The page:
Charles Stanley, in his Handbook for Christian Living, stated, “Becoming a child of God will cost you nothing because it cost Christ everything. However, becoming a disciple of Jesus Christ could possibly cost a great deal.” In the book of Luke, chapter 6, verses 20-23, Jesus is talking to his disciples. He turns to them and says, “God blesses you who are poor, for the Kingdom of God is yours. God blesses you who are hungry now, for you will be satisfied. God blesses you who weep now, for in due time you will laugh. What blessings await you when people hate you and exclude you and mock you and curse you as evil because you follow the Son of Man. When that happens, be happy! Yes, leap for joy! For a great reward awaits you in heaven. And remember, their ancestors treated the ancient prophets that same way.” (NLT)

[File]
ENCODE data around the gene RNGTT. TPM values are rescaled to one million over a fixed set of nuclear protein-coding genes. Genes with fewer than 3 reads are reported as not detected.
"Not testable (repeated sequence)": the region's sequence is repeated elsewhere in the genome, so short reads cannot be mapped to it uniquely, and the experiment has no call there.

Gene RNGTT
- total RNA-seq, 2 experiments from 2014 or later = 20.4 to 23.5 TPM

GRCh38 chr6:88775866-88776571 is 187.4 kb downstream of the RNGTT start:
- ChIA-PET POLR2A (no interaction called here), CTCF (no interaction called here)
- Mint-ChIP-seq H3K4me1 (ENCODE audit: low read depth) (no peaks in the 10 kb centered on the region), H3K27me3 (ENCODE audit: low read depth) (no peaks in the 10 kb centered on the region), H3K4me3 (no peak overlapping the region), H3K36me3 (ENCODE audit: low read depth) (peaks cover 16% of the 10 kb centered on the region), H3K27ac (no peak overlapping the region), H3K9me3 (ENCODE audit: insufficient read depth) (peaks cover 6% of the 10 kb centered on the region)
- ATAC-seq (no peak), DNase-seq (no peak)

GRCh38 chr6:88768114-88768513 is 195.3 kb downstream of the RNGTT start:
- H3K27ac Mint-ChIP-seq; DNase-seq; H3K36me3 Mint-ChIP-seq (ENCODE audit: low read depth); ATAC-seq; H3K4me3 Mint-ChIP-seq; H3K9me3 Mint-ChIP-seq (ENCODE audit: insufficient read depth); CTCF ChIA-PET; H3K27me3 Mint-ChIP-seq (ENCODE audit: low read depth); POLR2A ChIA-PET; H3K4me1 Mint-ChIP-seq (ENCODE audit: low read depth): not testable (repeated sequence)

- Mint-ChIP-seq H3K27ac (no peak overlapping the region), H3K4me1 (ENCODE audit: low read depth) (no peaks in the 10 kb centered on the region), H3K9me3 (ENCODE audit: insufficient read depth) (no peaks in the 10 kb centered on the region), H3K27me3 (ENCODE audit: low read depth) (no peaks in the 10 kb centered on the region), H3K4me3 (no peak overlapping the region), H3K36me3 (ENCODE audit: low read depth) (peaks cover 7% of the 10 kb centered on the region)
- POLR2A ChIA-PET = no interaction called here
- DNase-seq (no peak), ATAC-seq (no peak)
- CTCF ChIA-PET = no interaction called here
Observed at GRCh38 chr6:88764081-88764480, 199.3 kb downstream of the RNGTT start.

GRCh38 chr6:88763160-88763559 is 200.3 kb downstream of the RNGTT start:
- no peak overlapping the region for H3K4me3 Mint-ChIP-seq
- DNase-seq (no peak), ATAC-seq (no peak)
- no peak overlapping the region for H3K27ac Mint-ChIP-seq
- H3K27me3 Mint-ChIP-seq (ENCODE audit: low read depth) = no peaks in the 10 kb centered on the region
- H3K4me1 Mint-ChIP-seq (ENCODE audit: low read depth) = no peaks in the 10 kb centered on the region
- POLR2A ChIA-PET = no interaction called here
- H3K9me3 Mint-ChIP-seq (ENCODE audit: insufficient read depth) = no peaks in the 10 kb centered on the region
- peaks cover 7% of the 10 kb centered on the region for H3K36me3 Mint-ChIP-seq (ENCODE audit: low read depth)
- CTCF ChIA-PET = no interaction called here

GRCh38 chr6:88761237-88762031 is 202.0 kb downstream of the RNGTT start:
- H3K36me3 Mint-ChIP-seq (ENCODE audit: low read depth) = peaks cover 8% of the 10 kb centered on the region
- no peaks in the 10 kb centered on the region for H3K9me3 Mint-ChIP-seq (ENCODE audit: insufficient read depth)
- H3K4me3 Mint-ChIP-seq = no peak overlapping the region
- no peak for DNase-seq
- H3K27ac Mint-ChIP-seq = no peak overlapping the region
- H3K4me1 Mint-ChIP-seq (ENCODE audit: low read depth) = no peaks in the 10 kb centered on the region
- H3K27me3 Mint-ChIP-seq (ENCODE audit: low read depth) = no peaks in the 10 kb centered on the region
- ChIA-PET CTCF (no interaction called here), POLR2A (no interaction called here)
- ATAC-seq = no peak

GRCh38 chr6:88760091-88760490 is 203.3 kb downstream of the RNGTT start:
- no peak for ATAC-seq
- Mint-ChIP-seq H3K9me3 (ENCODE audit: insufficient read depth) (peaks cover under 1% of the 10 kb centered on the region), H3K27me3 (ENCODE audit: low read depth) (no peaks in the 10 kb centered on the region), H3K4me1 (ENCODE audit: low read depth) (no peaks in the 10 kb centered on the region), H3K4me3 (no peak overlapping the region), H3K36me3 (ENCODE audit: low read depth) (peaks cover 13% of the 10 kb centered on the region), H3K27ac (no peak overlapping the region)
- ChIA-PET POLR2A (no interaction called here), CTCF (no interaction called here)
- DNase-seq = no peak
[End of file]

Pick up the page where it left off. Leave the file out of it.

What does it mean to be a disciple? Jesus was giving these instructions to His disciples and He doesn’t sugarcoat it. He doesn’t make discipleship sound as if it is a bed of roses. Does He? Charles Stanley continues by saying, “Being a disciple – or follower – of Jesus Christ is essentially this: when your desire and God’s desire are in conflict, you go with what God wants.” He calls this battle a daily occurrence and I’m guessing, for many, a minute by minute occurrence sometimes.
The Beatitudes, both here in Luke and in Matthew, are a blueprint for right living, for being a disciple. These verses give us a clear indication about what Christ expects of us and on first inspection, these seem like rules that are nearly impossible to live by consistently. However, I suspect that Christ knew this and that’s why He left us the Holy Spirit to help us along.